How long does it really take you to decide what to eat?

refrigerator-1809344_1920While it may feel like deciding what’s for dinner while standing in front of the fridge with the door open takes forever, a new national survey of 1,000 men and women by market researchers OnePoll and commissioned by Orgain, says Americans actually spend more time deciding what to watch on Netflix.

The research looked at the amount of time Americans spend making various decisions. It revealed that while they spend an average of more than 23 minutes deciding what to watch on Netflix, more than half (55 percent) choose their food almost instantly and almost a quarter (24 percent) do so without reading ingredient labels at all, uncovering opportunities to improve food choices and overall health.

The survey asked respondents to rate how much consideration they give to decisions – both large and small – and found that 31 percent of people take time to carefully consider the pros and cons of both big purchasing decisions (such as buying a car) and small ones (such as a kitchen gadget). They spend more than an hour researching their next vacation (34.2 percent), TV (49.9 percent) or phone (24.8 percent.) However, most people said they spend less than 5 minutes when deciding on a new food brand to eat (55.7 percent) and almost three quarters spend less than three minutes reading food labels or checking the ingredients of what they’re eating.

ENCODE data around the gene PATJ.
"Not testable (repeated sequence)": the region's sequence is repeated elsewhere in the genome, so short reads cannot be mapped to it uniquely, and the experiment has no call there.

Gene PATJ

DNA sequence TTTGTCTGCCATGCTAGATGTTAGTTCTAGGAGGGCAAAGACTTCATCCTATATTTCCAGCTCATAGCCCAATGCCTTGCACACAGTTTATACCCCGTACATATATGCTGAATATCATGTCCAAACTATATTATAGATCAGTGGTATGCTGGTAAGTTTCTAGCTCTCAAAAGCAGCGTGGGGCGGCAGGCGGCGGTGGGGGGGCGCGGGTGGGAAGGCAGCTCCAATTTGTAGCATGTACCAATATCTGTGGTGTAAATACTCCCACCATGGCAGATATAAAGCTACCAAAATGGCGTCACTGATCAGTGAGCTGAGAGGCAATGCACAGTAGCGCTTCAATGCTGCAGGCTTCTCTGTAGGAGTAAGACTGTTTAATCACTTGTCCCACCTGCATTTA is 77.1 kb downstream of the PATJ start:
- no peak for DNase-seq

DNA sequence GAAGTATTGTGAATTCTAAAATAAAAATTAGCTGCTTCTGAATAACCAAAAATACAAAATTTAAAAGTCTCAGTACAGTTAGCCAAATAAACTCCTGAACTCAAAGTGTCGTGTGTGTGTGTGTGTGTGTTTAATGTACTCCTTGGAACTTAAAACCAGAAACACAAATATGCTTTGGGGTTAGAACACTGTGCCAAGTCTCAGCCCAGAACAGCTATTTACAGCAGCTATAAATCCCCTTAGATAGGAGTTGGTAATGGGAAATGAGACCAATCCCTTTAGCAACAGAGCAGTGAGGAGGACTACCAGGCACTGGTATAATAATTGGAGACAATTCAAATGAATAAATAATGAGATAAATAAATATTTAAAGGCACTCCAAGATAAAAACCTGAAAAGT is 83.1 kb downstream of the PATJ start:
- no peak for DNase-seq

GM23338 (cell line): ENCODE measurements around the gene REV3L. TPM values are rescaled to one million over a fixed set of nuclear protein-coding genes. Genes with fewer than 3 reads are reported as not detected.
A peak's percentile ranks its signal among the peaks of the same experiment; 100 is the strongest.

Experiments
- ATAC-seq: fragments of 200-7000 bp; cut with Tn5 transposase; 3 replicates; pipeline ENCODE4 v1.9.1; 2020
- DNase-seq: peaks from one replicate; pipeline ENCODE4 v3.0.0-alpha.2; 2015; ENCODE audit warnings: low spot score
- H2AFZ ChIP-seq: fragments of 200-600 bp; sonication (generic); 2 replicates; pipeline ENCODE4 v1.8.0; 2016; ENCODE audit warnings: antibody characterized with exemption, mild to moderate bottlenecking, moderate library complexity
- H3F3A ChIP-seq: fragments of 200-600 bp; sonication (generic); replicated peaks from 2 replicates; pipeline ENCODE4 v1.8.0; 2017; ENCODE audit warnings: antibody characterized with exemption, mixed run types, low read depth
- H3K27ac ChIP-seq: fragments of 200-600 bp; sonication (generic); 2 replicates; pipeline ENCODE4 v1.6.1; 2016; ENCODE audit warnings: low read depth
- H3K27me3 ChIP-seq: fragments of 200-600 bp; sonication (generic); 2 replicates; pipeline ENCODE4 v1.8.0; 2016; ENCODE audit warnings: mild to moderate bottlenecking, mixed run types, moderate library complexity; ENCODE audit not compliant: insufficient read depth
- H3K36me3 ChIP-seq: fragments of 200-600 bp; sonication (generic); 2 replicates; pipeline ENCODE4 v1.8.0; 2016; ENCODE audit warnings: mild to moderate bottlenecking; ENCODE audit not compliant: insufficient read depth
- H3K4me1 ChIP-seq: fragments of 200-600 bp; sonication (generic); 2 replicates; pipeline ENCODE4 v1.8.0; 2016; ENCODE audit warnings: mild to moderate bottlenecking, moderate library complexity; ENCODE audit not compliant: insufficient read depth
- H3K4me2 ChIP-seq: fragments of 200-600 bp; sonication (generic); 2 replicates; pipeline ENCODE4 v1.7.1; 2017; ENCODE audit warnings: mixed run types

Findings revealed that people considered decisions around finances (84.1 percent), relationships (55.5 percent), careers (58.8 percent) and even what to wear (60.5 percent) and how to decorate their homes (79.5) worthy of long consideration. Yet, when it comes to food choices, Americans don’t take the time to consider what they are eating.

The Orgain research found that when it comes to food:

  • Fifty five percent say they pick their food almost instantly
  • Almost 3 out of 4 people spend less than 3 minutes reading food labels while grocery shopping
  • Just four percent say they carefully plan or think about what they’re eating
  • Two thirds said they aren’t picky about their choices when it comes to food
  • Twenty percent said they aren’t at all picky when it comes to their diet

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